|5||Commutation & Transmission, vol. 9, No. 1, 1987, B. Fino et al.: "Les Radio-Communications Avec Les Mobiles", pp. 41-54.|
|6||*||Commutation & Transmission, vol. 9, No. 1, 1987, B. Fino et al.: Les Radio Communications Avec Les Mobiles , pp. 41 54.|
|7||Ericsson Review, vol. 64, No. B, 1987, L. Linden: "Private Mobile Radio Systems", pp. 50-54.|
|8||*||Ericsson Review, vol. 64, No. B, 1987, L. Linden: Private Mobile Radio Systems , pp. 50 54.|
|9||*||L Onde Electrique, vol. 64, No. 6, Nov. Dec. 1984, J. C. Fabre et al.: Le Reseau Saphir De La Gendarmerie Nationale , pp. 25 33.|
|10||L'Onde Electrique, vol. 64, No. 6, Nov.-Dec. 1984, J.-C. Fabre et al.: "Le Reseau Saphir De La Gendarmerie Nationale", pp. 25-33.|
|11||*||Patent Abstracts of Japan, vol. 5, No. 51, Apr. 10, 1981, p. 723, E 51, & JP, A, 56 002753, Jan. 13, 1981.|
|12||Patent Abstracts of Japan, vol. 5, No. 51, Apr. 10, 1981, p. 723, E-51, & JP, A, 562753, Jan. 13, 1981.|
|Citing Patent||Filing date||Publication date||Applicant||Title|
|US5765110 *||Sep 4, 1997||Jun 9, 1998||Nec Corporation||Cellular telephone with wire connection function|
|US6058316 *||Oct 22, 1993||May 2, 2000||Mitsubishi Denki Kabushiki Kaisha||Dual mode mobile telephone apparatus with user selected analog and digital call modes|
|US6085070 *||Feb 7, 1997||Jul 4, 2000||Canon Kabushiki Kaisha||Radio communicating apparatus|
|US6212377 *||Nov 27, 1996||Apr 3, 2001||Telefonaktiebolaget Lm Ericsson||System and method of providing group wireless extension phone service in a radio telecommunications network|
|US7941313 *||Dec 14, 2001||May 10, 2011||Qualcomm Incorporated||System and method for transmitting speech activity information ahead of speech features in a distributed voice recognition system|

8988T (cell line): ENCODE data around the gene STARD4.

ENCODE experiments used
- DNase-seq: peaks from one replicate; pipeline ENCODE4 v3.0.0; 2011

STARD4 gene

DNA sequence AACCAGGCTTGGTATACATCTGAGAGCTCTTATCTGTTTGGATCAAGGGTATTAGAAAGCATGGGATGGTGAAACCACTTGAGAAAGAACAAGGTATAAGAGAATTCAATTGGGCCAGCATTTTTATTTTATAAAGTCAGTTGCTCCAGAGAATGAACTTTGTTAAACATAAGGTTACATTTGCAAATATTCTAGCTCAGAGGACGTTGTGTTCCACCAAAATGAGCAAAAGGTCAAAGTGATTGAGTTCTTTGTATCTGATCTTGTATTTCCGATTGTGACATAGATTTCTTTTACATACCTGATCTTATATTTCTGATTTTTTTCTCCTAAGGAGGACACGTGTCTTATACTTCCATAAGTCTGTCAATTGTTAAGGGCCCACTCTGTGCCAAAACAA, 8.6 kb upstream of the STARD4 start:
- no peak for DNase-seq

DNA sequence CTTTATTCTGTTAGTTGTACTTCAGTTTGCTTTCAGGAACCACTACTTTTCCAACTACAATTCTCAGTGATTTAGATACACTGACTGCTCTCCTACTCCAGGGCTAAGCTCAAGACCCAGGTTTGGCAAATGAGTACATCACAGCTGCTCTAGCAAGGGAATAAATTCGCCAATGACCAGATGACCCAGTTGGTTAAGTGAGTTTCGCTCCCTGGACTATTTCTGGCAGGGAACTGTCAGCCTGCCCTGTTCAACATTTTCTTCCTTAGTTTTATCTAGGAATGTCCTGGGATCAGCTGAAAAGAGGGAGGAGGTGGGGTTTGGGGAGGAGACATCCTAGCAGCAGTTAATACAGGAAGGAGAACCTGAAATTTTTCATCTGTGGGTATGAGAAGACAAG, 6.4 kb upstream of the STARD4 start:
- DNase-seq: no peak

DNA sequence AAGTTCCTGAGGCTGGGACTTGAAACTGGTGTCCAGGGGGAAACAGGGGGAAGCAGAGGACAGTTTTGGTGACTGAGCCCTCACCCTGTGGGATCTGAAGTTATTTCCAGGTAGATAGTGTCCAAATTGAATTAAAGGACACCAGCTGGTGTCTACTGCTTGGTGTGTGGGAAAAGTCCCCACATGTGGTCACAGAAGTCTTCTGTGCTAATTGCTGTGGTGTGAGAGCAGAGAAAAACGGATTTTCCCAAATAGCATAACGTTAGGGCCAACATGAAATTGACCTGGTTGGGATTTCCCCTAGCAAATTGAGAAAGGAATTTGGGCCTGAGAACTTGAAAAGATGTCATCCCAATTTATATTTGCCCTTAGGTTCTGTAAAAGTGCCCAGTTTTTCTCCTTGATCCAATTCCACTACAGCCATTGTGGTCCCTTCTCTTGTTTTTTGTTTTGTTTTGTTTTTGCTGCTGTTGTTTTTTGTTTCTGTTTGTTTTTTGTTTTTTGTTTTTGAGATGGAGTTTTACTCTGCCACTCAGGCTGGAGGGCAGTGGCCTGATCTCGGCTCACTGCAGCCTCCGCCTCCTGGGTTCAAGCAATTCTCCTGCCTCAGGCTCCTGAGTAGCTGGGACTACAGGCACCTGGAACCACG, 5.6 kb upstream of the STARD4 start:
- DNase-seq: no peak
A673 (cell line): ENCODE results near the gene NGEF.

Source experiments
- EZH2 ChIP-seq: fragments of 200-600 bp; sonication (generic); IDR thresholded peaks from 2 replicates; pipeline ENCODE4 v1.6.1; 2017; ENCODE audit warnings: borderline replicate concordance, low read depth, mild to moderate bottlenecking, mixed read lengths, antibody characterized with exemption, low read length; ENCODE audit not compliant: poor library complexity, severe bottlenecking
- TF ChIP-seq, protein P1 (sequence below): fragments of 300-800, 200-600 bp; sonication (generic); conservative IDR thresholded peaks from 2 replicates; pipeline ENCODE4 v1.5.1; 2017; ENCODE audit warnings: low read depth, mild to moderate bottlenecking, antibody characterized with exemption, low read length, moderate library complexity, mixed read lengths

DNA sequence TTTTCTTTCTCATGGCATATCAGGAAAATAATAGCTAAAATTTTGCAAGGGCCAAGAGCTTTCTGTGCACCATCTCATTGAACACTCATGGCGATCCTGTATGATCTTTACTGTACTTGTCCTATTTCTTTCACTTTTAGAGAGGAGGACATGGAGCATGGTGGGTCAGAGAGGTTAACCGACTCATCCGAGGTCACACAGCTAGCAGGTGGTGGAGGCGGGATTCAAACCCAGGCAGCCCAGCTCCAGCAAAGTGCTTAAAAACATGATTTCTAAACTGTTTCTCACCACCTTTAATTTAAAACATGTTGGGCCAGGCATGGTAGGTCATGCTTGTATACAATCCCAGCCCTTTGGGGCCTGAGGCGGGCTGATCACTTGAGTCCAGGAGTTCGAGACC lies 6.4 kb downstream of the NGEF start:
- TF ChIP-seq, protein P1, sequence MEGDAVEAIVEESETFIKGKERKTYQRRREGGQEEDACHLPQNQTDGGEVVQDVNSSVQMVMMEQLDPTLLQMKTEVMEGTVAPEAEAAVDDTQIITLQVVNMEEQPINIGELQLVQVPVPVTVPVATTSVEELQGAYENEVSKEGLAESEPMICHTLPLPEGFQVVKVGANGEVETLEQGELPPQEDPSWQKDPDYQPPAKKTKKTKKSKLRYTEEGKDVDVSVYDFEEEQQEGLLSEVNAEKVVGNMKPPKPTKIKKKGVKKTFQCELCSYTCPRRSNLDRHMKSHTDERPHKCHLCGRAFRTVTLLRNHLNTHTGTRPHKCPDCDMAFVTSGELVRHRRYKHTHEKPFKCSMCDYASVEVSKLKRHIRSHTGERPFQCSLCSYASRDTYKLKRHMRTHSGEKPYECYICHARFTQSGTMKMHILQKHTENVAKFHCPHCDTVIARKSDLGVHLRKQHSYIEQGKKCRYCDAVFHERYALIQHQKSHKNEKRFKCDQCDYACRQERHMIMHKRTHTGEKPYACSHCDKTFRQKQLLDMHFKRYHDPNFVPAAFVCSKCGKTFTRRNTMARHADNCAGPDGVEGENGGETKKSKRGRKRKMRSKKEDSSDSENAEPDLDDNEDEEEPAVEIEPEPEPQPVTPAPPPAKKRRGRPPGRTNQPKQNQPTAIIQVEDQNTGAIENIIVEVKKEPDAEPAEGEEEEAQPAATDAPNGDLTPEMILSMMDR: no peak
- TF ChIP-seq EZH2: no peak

|US8050911||Mar 1, 2007||Nov 1, 2011||Qualcomm Incorporated||Method and apparatus for transmitting speech activity in distributed voice recognition systems|
|US8345839||May 16, 2008||Jan 1, 2013||International Business Machines Corporation||System and method for providing awareness of and context for phone conversations across multiple personal devices|
|US9036651 *||Dec 31, 2009||May 19, 2015||Nokia Corporation||System and methods for managing group parameters in unlicensed spectrum communications|
|US20030061036 *||Dec 14, 2001||Mar 27, 2003||Harinath Garudadri||System and method for transmitting speech activity in a distributed voice recognition system|
|US20070105534 *||Oct 17, 2006||May 10, 2007||Benq Corporation||System and method for taking over incoming call|
|US20070192094 *||Mar 1, 2007||Aug 16, 2007||Harinath Garudadri||Method and apparatus for transmitting speech activity in distributed voice recognition systems|
|US20090285372 *||May 16, 2008||Nov 19, 2009||International Business Machines Corporation||System and method for providing awareness of and context for phone conversations across multiple personal devices|
|US20110158147 *||Dec 31, 2009||Jun 30, 2011||Zexian Li||System and Methods for Managing Group Parameters in Unlicensed Spectrum Communications|
|WO1993020642A1 *||Mar 25, 1993||Oct 14, 1993||Motorola Inc.||Apparatus and method for servicing wireless subscribers in a wireline environment|
|U.S. Classification||455/557, 455/553.1, 455/445|
|Jun 11, 1991||AS||Assignment|
Owner name: THOMSON-CSF, FRANCE
Free format text: ASSIGNMENT OF ASSIGNORS INTEREST.;ASSIGNORS:SOURY, JEAN-PIERRE;BOVIS, PIERRE;COUTHOUIS, DANIEL;AND OTHERS;REEL/FRAME:005728/0507
Effective date: 19891019
|Mar 20, 1995||FPAY||Fee payment|
Year of fee payment: 4
|Apr 27, 1999||REMI||Maintenance fee reminder mailed|
|Oct 3, 1999||LAPS||Lapse for failure to pay maintenance fees|
|Dec 14, 1999||FP||Expired due to failure to pay maintenance fee|
Effective date: 19991001